(For some, it is perhaps easier to understand the open-ended nature of concepts if they imagine Ayn Rand’s theory this way: “A concept means all possible existents it integrates.” From this perspective, even in our imagined grasshopperless world, a non-renate cordate is possible, and is therefore integrated, from the outset, under the concept ‘cordate.’

It is, however, extremely misleading to formulate Ayn Rand’s theory in such a way that it depends upon the notion of “possibility.” If we understand Ayn Rand’s theory of meaning to be something like “A concept means all possible existents it integrates,” then whatever is meant by “possible” becomes a limit on the meaning of each individual concept. A pressing need to identify the exact meaning of “possible” obviously follows. The essential (and intractable) problem becomes: we do not know what is and what is not possible. To know what is and is not possible means: to be omniscient. It was “impossible” for a mammal to lay eggs until the platypus was found doing just that.

Under Objectivism, “possibility” is a concept that pertains only to the realm of human action, and so an authentically Objectivist treatment of possibility would be incompatible with the loose use of “possible” necessary for describing the open-ended range of a concept. Even so, we can avoid the use of “possibility” and still perhaps clarify the Objectivist theory for those who are unmoved by “possible” cordates.)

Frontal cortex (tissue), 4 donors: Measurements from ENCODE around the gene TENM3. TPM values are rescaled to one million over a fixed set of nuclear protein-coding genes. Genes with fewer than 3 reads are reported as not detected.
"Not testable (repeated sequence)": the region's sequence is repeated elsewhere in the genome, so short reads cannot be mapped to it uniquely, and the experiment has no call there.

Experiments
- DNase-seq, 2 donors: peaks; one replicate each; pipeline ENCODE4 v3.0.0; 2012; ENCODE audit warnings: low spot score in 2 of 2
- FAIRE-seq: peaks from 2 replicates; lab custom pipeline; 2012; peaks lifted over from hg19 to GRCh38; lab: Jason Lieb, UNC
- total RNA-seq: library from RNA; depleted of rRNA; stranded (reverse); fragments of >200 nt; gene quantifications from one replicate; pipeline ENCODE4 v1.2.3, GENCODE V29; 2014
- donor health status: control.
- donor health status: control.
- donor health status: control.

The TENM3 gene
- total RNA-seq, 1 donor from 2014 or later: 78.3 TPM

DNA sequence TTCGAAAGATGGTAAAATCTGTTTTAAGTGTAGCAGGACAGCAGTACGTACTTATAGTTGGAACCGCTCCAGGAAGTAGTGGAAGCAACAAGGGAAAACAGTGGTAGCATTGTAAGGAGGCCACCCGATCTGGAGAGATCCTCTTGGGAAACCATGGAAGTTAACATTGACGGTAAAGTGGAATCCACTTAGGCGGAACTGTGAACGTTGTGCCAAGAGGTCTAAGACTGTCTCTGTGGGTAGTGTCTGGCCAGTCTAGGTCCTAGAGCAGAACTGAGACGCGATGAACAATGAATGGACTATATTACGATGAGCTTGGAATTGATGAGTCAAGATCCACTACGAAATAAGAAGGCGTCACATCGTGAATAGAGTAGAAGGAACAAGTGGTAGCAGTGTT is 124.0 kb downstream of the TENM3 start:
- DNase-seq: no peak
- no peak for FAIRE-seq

It might help bring into focus what, exactly, Ayn Rand designates to be the meaning of a concept (what Huemer calls the “reference” of a concept) if we use the subjunctive mood. Sentences in the subjunctive mood express these kinds of ideas:

  • If I were a rich man … all day long I’d biddy biddy bum.
  • Were I the King of England, I would still prefer French food.
  • I would like to go with you to the Gustav Mahler concert, but I have to become a lumberjack instead.
  • Were I to draw a round square, I would afterwards dance a jig.

Consider the last subjunctive sentence: It is not a statement about geometry or dance; it is a statement about my disposition. The (im)possibility of drawing a round square has nothing to do with the truth (or falseness) of the statement. In other words, I, who would dance a jig had I drawn a round square, by saying so, feign no hypotheses about squares whatsoever.

Back in our imagined world where there are no grasshoppers, two zoologists are studying a sketch of a fanciful creature, a grasshopper, their world’s unicorn. As a lark, they have imagined its internal structure down to the minutest detail, and have even postulated an open circulatory system, and therefore, they are considering a creature with a heart but without kidneys. The first zoologist says to the second, “Dear fellow, one thing is certain: if there were such a creature, it would be a cordate, but not a renate.” In saying so, this zoologist feigns no hypotheses about cordates: he is not saying that it is possible for there to actually be a cordate that is not a renate, and obviously he is not saying that it is impossible for there to be a cordate that is not a renate. He is not saying anything about the possibility of non-renate cordates at all.